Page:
Kagando Hospital

The Kagando Mission Hospital Foundation, Inc. (US) is a nonprofit, volunteer organization established to help support the Kagando Hospital and Rural Development Center (KARUDEC) in the Kasese district in southwestern Uganda.
Kagando Mission Hospital Foundation, Inc. is registered with the Secretary of State of Vermont. It has been determined to be exempt from federal income tax under section 501(a) of the Internal Revenue Code as an organization described in section 501(c)(3).

The mission hospitals in East Africa have many problems in common. However, Kagando, through it’s community programs, addresses problem solving in significantly different ways. First, members of the community are intimately involved in all aspects of program development. These include the identification of needs, development of means to address them, formulation of specific objectives to be achieved, establishment of budgetary and personnel requirements, methods of funding, and devising criteria to evaluate the projects’ successes and failures. Being designed with input from citizens and local councils, the projects have a high rate of acceptance and participation.

Second, programs are structured in a holistic manner. For example, malnutrition in children is so common that a section of the pediatric ward is solely devoted to its treatment. (Malnutrition, dysentery, and malaria are the most common causes of death in children under 5 years of age.) Treating the acute and chronic manifestations of malnutrition is not enough. The primary objective at Kagando is to prevent the same children being admitted again and again. To achieve this objective, a nutrition education program has been instituted for mothers and caregivers. Caregivers often outnumber mothers, because many children have been orphaned by AIDS. The program includes hands-on cooking sessions where the women learn how to prepare foods so as to preserve their nutrients. In addition, they learn which crops provide maximum nutrients as well as high yields when grown at home. Demonstration gardens on the hospital grounds facilitate the process. And, when the women and children return home, learning continues through community outreach and follow-up evaluations.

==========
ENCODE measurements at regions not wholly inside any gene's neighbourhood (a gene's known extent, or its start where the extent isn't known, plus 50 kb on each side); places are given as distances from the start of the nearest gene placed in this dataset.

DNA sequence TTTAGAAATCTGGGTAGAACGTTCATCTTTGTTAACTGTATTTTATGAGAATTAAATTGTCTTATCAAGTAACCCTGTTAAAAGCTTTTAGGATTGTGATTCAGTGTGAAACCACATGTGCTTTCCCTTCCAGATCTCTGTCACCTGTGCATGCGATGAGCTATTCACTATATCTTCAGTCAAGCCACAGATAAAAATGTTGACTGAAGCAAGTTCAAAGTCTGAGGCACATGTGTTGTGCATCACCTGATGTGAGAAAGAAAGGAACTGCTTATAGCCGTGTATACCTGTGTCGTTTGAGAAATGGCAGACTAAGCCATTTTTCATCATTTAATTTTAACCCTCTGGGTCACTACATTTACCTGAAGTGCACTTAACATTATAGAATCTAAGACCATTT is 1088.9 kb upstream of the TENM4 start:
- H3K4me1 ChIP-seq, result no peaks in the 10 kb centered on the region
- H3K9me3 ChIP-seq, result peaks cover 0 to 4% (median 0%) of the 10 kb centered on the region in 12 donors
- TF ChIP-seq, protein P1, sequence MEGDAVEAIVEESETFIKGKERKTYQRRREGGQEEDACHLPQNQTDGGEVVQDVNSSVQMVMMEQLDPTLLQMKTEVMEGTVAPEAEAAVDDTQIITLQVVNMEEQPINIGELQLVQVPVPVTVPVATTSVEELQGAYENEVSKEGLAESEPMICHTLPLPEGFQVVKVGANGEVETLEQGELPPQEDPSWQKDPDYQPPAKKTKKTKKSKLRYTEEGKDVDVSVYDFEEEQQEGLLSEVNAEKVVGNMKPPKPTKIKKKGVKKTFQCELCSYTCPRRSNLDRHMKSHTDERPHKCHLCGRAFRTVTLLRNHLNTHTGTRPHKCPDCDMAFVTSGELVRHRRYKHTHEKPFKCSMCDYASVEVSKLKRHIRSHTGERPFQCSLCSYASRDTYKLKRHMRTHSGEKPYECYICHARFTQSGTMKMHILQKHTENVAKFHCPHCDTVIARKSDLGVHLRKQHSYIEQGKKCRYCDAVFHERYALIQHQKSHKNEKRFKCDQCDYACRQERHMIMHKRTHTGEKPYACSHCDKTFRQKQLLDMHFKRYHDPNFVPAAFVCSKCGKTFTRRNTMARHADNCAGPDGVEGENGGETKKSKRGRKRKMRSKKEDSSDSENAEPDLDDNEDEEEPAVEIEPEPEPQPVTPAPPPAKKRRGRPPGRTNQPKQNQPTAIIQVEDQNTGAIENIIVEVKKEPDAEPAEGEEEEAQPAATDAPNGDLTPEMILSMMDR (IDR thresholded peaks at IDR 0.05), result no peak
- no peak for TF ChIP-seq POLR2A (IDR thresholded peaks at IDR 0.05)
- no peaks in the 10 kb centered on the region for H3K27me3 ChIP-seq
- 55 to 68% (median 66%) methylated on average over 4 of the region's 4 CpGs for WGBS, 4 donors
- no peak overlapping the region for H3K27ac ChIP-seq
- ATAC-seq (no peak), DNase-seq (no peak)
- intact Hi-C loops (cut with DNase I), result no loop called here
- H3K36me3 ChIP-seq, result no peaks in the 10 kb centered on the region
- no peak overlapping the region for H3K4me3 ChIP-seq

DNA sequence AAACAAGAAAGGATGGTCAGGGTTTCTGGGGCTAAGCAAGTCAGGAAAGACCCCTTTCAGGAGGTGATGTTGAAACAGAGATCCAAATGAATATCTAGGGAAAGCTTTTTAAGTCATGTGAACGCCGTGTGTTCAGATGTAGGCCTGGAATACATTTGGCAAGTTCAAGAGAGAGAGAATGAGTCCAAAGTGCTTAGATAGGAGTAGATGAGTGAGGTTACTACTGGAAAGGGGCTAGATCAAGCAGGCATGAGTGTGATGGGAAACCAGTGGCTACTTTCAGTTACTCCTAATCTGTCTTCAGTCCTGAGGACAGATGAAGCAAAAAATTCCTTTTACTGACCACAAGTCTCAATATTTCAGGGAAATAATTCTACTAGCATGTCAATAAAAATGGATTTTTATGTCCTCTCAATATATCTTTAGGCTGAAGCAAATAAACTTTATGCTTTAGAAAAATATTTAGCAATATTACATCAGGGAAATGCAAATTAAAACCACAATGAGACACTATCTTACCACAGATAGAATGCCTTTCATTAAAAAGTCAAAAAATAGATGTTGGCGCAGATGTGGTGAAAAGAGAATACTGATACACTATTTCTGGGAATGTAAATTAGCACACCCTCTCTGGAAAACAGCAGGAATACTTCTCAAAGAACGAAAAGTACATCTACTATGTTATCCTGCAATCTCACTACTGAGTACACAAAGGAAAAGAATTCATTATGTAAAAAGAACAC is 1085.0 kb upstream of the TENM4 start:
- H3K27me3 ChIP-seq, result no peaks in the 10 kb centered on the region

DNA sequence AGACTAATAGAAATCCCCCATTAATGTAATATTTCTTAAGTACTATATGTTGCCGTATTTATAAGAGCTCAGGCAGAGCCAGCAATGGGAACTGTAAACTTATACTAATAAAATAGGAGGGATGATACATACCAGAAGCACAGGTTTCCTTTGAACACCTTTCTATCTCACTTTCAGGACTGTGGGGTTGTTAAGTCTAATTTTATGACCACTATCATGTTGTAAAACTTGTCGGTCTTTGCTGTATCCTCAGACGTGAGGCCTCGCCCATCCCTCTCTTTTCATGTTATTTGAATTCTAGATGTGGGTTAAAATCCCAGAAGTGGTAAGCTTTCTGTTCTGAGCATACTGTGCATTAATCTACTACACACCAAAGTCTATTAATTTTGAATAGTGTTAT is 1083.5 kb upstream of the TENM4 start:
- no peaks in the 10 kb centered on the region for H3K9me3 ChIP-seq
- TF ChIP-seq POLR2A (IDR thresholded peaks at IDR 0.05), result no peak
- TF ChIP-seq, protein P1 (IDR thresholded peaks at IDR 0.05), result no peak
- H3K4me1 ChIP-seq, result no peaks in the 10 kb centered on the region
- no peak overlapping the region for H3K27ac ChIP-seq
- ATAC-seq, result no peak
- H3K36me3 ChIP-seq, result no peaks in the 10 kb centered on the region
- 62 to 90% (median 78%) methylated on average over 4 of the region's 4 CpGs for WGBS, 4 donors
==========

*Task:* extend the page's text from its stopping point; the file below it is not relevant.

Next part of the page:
Third, it is significant that men and women in the community participate in hospital and outreach programs as volunteers. This is not only unusual, but very encouraging because Africans, for the most part, are not attuned to the concept of volunteerism. The majority of community health workers are volunteers. Their involvement fosters neighbor-to-neighbor cohesiveness, promotes grassroots communication and learning and results in appreciable cost savings. It should be emphasized that recipients of KARUDEC services are expected to pay money or in-kind as much of the cost of their care as possible. Often, this amounts to nothing or only a few hundred shillings. However, the payments add up and defray significant expenses. Without them, the organization could not survive.